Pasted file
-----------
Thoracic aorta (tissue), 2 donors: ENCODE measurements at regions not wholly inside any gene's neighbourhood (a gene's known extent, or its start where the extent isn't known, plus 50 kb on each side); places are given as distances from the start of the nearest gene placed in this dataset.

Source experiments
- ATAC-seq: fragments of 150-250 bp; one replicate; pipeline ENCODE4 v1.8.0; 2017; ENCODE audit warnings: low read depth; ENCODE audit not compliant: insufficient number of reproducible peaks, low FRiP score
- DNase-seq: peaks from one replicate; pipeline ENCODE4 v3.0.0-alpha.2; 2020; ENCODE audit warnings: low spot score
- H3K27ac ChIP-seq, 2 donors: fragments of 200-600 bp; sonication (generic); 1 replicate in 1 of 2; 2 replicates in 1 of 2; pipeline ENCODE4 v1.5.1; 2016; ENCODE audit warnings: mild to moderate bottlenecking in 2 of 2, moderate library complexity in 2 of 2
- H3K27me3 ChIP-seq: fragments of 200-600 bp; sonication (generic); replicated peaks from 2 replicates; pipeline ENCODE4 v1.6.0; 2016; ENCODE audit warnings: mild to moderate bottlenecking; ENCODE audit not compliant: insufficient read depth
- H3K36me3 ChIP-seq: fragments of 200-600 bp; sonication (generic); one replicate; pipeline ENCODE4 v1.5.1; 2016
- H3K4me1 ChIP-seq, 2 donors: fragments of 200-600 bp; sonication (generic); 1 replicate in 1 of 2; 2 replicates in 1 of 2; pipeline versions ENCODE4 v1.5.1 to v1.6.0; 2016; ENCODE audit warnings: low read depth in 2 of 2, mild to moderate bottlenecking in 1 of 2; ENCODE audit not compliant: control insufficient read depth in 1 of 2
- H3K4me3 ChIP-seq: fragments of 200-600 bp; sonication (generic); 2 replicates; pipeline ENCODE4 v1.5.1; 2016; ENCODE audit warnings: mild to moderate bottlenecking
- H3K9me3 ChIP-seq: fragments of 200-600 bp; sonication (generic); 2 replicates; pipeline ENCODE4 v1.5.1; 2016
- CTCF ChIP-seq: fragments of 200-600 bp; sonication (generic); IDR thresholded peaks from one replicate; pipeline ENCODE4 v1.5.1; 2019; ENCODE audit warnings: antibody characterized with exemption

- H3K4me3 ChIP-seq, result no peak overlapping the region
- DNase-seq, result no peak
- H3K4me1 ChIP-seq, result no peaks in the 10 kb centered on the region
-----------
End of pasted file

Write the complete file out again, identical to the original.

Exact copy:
Thoracic aorta (tissue), 2 donors: ENCODE measurements at regions not wholly inside any gene's neighbourhood (a gene's known extent, or its start where the extent isn't known, plus 50 kb on each side); places are given as distances from the start of the nearest gene placed in this dataset.

Source experiments
- ATAC-seq: fragments of 150-250 bp; one replicate; pipeline ENCODE4 v1.8.0; 2017; ENCODE audit warnings: low read depth; ENCODE audit not compliant: insufficient number of reproducible peaks, low FRiP score
- DNase-seq: peaks from one replicate; pipeline ENCODE4 v3.0.0-alpha.2; 2020; ENCODE audit warnings: low spot score
- H3K27ac ChIP-seq, 2 donors: fragments of 200-600 bp; sonication (generic); 1 replicate in 1 of 2; 2 replicates in 1 of 2; pipeline ENCODE4 v1.5.1; 2016; ENCODE audit warnings: mild to moderate bottlenecking in 2 of 2, moderate library complexity in 2 of 2
- H3K27me3 ChIP-seq: fragments of 200-600 bp; sonication (generic); replicated peaks from 2 replicates; pipeline ENCODE4 v1.6.0; 2016; ENCODE audit warnings: mild to moderate bottlenecking; ENCODE audit not compliant: insufficient read depth
- H3K36me3 ChIP-seq: fragments of 200-600 bp; sonication (generic); one replicate; pipeline ENCODE4 v1.5.1; 2016
- H3K4me1 ChIP-seq, 2 donors: fragments of 200-600 bp; sonication (generic); 1 replicate in 1 of 2; 2 replicates in 1 of 2; pipeline versions ENCODE4 v1.5.1 to v1.6.0; 2016; ENCODE audit warnings: low read depth in 2 of 2, mild to moderate bottlenecking in 1 of 2; ENCODE audit not compliant: control insufficient read depth in 1 of 2
- H3K4me3 ChIP-seq: fragments of 200-600 bp; sonication (generic); 2 replicates; pipeline ENCODE4 v1.5.1; 2016; ENCODE audit warnings: mild to moderate bottlenecking
- H3K9me3 ChIP-seq: fragments of 200-600 bp; sonication (generic); 2 replicates; pipeline ENCODE4 v1.5.1; 2016
- CTCF ChIP-seq: fragments of 200-600 bp; sonication (generic); IDR thresholded peaks from one replicate; pipeline ENCODE4 v1.5.1; 2019; ENCODE audit warnings: antibody characterized with exemption

- H3K4me3 ChIP-seq, result no peak overlapping the region
- DNase-seq, result no peak
- H3K4me1 ChIP-seq, result no peaks in the 10 kb centered on the region